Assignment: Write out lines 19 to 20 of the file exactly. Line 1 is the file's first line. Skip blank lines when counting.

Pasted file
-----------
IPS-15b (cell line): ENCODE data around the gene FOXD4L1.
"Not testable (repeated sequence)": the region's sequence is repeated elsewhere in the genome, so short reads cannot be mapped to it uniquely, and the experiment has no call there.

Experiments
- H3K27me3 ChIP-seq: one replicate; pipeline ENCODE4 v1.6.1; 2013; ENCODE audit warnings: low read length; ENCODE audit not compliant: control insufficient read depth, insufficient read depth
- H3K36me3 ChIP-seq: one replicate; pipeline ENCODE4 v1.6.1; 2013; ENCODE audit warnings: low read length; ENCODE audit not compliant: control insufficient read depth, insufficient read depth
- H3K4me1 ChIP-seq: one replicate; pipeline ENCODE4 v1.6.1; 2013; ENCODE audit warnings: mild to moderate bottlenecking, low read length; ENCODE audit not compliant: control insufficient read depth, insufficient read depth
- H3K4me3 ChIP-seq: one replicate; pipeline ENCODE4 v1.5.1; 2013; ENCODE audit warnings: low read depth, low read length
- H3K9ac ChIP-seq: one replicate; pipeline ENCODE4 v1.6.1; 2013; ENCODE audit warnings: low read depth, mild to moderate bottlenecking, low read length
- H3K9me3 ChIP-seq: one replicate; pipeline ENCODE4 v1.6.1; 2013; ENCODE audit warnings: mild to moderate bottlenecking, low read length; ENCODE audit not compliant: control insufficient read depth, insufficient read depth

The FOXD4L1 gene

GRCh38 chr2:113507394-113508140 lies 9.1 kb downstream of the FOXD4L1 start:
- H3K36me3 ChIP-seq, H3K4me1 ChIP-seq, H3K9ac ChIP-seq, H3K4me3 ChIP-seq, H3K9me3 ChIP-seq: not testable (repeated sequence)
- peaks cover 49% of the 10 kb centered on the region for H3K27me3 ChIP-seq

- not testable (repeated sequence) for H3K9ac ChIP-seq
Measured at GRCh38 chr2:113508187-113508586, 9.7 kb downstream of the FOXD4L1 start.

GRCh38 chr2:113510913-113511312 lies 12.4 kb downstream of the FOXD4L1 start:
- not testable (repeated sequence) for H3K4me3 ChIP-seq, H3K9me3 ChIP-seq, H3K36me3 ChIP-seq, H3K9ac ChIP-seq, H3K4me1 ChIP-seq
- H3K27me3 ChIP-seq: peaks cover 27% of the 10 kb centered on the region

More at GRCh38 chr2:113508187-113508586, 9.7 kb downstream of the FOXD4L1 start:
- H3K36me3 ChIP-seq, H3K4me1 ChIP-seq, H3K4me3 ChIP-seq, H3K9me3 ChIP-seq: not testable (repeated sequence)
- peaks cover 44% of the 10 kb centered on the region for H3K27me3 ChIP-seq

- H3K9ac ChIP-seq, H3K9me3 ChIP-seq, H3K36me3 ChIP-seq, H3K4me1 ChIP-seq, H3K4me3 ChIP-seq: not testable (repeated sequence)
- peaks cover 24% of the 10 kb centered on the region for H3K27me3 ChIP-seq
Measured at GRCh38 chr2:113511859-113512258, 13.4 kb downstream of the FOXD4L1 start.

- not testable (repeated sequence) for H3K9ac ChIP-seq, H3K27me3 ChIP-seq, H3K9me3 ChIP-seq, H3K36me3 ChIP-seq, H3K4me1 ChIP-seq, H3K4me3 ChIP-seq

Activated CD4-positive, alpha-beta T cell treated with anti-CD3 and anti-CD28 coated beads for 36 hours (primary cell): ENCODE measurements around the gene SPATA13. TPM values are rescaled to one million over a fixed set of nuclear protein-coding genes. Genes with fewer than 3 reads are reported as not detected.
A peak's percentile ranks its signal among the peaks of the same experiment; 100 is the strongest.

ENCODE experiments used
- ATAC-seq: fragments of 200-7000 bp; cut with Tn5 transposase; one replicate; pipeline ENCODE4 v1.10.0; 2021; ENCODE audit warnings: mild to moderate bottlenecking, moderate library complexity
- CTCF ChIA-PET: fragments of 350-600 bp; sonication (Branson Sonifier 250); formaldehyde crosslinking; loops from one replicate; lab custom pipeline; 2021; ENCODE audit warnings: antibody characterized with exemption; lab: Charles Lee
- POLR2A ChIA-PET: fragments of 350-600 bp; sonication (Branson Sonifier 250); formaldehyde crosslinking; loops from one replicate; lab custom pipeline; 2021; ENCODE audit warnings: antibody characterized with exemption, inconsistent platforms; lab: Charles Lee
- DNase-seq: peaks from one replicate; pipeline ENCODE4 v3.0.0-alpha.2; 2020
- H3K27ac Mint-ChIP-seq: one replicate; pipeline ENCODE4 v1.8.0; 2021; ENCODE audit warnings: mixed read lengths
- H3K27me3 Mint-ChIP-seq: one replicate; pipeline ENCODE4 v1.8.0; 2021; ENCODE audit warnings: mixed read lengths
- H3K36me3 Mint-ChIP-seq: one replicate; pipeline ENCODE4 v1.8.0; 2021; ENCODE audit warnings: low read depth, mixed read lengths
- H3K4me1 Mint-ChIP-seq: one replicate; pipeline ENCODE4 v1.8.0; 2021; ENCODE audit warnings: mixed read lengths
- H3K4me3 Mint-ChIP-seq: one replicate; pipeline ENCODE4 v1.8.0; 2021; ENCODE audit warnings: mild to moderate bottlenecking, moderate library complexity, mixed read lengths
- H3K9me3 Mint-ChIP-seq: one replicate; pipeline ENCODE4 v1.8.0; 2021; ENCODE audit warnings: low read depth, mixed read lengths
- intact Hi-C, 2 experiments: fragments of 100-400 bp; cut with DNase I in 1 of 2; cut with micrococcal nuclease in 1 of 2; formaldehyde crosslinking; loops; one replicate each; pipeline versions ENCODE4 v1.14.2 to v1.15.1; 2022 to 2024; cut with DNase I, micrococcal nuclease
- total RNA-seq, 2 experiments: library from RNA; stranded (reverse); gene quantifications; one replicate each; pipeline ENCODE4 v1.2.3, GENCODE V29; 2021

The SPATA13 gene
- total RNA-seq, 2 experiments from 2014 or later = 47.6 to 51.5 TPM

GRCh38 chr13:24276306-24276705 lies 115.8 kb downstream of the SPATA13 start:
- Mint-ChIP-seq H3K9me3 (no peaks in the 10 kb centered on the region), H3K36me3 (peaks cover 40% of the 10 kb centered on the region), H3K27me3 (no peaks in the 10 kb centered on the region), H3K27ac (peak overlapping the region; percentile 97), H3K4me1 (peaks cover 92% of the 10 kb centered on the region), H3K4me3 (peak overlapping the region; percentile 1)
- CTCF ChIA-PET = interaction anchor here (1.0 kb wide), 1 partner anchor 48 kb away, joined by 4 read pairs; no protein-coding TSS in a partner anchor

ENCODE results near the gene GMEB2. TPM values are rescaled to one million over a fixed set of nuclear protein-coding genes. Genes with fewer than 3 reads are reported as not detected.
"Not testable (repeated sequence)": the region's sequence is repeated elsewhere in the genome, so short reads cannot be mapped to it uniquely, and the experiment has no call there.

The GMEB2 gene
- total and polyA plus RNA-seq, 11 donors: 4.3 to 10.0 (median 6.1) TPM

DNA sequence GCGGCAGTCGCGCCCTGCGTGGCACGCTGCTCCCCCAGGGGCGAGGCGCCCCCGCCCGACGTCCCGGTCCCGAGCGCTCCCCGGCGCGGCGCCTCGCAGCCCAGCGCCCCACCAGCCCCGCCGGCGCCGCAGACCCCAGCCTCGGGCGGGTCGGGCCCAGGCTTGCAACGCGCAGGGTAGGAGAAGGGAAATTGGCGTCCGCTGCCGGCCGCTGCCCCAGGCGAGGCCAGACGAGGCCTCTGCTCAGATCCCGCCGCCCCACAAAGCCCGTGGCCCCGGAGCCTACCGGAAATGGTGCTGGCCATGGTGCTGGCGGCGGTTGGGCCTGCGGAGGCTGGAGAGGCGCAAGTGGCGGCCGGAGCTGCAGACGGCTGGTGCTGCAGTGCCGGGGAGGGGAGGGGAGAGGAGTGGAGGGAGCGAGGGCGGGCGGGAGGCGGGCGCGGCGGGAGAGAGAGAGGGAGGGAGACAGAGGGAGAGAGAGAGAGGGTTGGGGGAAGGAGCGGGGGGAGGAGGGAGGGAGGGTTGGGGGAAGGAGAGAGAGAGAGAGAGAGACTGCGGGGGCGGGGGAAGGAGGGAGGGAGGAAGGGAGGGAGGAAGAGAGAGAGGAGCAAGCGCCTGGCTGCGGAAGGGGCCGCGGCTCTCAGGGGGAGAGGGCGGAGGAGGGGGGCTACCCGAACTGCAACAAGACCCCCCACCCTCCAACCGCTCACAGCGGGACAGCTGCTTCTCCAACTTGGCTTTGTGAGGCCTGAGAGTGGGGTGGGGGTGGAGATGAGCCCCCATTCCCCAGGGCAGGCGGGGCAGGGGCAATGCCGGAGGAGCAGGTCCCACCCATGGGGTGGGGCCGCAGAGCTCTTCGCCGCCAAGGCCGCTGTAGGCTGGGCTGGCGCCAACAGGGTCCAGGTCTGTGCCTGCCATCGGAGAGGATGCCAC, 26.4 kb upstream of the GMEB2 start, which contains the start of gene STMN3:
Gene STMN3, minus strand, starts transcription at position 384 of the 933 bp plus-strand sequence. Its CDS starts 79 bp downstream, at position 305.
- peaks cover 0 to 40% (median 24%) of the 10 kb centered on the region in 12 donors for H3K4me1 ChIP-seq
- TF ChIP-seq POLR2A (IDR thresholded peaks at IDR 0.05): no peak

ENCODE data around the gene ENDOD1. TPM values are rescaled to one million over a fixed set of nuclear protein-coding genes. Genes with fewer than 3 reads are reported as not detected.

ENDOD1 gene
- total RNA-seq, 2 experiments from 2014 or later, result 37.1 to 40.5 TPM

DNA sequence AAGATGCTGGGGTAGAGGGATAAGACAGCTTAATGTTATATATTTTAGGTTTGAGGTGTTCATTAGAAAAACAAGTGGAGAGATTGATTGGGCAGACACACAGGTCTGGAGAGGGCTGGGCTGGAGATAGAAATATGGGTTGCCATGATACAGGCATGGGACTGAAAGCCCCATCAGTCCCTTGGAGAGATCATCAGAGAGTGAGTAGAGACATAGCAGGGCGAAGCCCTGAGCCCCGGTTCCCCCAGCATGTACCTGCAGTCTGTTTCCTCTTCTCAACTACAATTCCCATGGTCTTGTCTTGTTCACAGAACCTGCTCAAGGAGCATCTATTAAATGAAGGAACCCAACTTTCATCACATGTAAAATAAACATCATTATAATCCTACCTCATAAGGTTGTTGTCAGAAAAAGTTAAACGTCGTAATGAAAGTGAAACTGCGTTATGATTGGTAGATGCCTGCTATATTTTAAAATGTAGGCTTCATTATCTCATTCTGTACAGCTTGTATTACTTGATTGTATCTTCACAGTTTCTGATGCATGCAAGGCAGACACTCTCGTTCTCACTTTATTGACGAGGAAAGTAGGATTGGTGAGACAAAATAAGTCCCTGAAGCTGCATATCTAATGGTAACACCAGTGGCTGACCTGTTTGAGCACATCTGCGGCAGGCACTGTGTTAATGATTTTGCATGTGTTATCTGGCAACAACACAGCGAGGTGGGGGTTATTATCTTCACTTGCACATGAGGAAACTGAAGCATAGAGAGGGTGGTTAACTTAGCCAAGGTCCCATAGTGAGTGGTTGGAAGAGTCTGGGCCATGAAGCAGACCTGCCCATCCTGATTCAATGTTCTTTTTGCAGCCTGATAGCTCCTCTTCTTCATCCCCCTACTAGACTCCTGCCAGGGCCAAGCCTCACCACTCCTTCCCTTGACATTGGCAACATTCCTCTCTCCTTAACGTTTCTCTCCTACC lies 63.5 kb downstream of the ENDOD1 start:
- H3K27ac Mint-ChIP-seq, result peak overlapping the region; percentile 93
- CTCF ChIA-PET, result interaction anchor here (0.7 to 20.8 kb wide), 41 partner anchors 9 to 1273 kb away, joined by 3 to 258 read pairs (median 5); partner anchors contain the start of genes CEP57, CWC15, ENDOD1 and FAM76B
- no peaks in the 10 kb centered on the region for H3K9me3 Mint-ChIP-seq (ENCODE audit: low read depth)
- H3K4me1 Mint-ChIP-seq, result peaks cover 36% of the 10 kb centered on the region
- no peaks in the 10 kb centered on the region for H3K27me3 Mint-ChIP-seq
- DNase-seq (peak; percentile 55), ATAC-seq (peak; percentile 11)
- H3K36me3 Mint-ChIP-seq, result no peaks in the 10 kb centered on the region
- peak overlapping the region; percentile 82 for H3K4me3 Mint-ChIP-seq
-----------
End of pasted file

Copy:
More at GRCh38 chr2:113508187-113508586, 9.7 kb downstream of the FOXD4L1 start:
- H3K36me3 ChIP-seq, H3K4me1 ChIP-seq, H3K4me3 ChIP-seq, H3K9me3 ChIP-seq: not testable (repeated sequence)